Create Git repos for your previous projects and push them to a Github account.
Option A: Web Development Basics from VCS
This is a partially text-based and partially video-based collection of lessons and links to external resources. "The Basics of Web Development" section contains the good stuff for our purposes here.
Your Plan: Do (at least) the Command Line Crash Course lesson for learning the CLI, Getting to Know Git to introduce you to Git and Git Calisthenics to marry the two by using Git from the command line.
Best For: People who need to see it, watch it, then try it.
Downsides: It's not textbook depth so you'll need to look elsewhere to get really deep.
Option B: Learn Shell, Try Git, and The Git Guide
The first two of these are more interactive resources which allow you to type directly into the browser. The third is a straightforward beginner's guide to Git with "no deep shit".
Your Plan: Read through all three of these resources.
Best For: Interactive learners since these allow you to type directly into the browser for command execution.
Downsides: For greater depth, you'll need to peruse the alternate resources below. In-browser execution is okay but doesn't force you to learn (and apply) it on your own machine, which you'll need eventually.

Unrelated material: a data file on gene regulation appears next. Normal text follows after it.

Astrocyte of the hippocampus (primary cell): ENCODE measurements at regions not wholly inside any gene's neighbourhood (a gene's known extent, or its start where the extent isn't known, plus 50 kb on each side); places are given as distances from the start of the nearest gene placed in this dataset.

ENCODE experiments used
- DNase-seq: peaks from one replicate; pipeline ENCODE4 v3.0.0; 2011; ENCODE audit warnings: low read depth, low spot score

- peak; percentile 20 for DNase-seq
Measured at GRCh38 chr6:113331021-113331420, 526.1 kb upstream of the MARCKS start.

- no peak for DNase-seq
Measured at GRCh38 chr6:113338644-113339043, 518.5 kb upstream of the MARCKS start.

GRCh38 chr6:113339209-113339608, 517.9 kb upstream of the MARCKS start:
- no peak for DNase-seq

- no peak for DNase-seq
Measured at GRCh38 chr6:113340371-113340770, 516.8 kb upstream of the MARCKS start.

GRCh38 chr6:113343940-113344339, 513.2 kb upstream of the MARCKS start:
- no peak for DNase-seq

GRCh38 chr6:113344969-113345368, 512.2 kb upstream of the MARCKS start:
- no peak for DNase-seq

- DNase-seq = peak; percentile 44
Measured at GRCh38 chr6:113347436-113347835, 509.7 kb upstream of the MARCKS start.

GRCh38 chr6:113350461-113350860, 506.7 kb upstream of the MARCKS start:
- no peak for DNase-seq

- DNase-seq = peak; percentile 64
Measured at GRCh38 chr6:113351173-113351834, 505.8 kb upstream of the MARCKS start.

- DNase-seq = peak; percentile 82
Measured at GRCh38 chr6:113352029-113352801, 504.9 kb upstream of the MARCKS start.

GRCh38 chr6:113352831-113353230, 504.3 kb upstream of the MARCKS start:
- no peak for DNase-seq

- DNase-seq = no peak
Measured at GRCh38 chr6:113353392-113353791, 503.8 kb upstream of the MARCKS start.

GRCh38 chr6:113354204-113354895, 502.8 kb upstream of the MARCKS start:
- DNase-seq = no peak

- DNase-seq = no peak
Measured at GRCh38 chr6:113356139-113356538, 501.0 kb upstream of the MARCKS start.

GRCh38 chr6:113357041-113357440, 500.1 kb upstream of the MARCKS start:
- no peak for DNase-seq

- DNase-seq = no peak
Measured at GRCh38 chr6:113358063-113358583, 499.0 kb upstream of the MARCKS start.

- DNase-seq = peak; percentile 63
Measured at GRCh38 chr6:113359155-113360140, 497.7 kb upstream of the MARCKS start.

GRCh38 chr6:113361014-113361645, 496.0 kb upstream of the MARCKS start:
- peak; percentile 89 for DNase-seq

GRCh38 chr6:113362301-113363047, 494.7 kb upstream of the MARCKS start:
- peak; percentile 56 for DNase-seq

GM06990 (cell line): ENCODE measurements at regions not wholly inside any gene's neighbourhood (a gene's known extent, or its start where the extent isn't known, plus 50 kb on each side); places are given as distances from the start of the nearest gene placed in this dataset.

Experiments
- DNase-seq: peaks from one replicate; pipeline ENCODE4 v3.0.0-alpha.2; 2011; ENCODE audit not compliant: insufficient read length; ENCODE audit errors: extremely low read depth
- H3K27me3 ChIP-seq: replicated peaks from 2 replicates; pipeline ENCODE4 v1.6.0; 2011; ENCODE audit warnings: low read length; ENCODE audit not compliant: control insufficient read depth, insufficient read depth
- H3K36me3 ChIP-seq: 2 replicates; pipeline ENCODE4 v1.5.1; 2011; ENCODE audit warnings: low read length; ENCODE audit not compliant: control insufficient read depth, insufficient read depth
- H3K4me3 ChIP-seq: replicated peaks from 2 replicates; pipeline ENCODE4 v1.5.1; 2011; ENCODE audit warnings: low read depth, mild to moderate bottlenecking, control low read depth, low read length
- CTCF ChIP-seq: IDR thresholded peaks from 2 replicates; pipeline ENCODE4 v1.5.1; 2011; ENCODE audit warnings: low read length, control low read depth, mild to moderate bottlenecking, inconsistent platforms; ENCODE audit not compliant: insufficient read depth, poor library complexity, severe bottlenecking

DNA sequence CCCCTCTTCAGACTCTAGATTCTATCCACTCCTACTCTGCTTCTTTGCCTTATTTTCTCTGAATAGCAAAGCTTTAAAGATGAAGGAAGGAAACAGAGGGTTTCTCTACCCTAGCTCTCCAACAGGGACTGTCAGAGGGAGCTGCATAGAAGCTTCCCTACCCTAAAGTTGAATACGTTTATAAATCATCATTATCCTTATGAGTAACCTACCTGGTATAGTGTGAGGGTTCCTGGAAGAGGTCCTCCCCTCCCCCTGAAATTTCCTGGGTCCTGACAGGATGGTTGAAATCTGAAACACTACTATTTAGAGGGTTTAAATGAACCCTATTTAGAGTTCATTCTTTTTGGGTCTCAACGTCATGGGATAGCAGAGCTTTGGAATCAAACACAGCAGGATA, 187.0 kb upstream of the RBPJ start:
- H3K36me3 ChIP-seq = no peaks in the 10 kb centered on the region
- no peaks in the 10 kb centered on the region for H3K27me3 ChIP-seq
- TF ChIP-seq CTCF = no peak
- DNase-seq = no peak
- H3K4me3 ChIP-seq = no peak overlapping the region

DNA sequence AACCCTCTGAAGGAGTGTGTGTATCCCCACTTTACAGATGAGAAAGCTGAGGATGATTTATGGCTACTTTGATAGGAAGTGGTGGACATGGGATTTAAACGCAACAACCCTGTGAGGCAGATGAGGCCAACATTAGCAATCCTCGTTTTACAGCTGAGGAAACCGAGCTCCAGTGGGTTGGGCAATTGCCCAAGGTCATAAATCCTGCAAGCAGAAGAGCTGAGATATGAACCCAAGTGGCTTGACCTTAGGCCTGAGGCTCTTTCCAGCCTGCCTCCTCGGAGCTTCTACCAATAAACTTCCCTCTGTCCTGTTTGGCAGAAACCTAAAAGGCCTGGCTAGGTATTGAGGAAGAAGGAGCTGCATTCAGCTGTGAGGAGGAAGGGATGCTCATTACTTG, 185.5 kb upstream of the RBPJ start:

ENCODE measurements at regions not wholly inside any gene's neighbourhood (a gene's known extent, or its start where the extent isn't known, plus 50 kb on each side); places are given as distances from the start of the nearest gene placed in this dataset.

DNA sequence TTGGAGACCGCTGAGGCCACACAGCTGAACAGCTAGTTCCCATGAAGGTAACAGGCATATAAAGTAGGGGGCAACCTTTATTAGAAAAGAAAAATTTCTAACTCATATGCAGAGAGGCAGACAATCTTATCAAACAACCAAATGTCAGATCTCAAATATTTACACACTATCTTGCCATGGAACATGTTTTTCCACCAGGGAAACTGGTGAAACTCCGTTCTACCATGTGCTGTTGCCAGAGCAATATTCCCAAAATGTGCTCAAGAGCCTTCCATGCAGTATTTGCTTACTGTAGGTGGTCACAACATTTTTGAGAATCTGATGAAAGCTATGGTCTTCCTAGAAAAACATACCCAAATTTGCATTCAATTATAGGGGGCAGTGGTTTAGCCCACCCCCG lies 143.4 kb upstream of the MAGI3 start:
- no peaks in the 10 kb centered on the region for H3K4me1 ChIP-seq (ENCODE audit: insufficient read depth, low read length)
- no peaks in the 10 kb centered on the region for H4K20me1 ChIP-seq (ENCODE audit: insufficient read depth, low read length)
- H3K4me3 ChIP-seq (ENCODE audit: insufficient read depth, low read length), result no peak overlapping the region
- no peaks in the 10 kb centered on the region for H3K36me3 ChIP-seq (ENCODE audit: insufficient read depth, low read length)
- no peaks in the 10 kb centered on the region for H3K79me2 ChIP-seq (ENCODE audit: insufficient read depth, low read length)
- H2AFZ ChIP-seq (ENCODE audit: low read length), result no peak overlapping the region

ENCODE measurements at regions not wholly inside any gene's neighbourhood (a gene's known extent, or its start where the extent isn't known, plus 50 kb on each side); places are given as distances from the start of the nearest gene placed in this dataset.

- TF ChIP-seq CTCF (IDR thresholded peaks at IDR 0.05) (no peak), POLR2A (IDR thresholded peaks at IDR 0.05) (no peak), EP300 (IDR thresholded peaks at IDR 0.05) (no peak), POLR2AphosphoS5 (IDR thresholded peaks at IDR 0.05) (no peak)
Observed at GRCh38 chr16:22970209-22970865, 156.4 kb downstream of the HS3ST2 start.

- The Command Line Crash Course web-book from Zed Shaw is a walkthrough tutorial of the CLI which covers pretty much all the bases.
- Git SCM is the standard text-based documentation for Git.
- Atlassian's Git Tutorials provide an alternate in-depth video-plus-documentation Git guide.
Step 4: Ruby Scripting
Now it's time to get some use out of your command line with Ruby, the high level scripting language built for programmer happiness.
Frankly, you can learn Python or even PHP instead if you'd like; it really doesn't matter in this phase. But we love Ruby because it has a massive community of supportive developers and just about every question in the world has been answered on Stack Overflow. Once you get familiar with its syntax, Ruby will always have a special place in your heart.
Your goal is to build a simple Tic-Tac-Toe game on the command line which can be played with two players or just you vs the computer.
Option A: Codecademy's Ruby Track and Ruby Monk
As before, Codecademy will get you over the basic syntactical hurdles by guiding you gently through exercises. Ruby Monk will ask you to complete challenges that start to have some real meat to them. It's a quirky journey into some deeper aspects of Ruby.
Your Plan: Go through the entire Codecademy Ruby track and then tackle the full Ruby Monk Primer course to layer it on. Next, do at least the first four sections of the Ruby Primer: Ascent course (which should get fairly challenging).
Best For: Interactive learners who want a bit of hand-holding.
Downsides: Ruby monk isn't always clear what they want and some of the material jumps into the intermediate realm.
Option B: Learn to Program and Learn Ruby the Hard Way
Your Plan: Go through the entire web version of the Learn to Program book and then dive into LRTHW (or buy the full Learn to Program book and do that instead). Do the exercises presented at the end of each chapter of Learn to Program.
Best For: Textual learners and people coming in with existing scripting experience who just need a translation of syntax.
Downsides: LRTHW can be a bit opaque but should be within reach.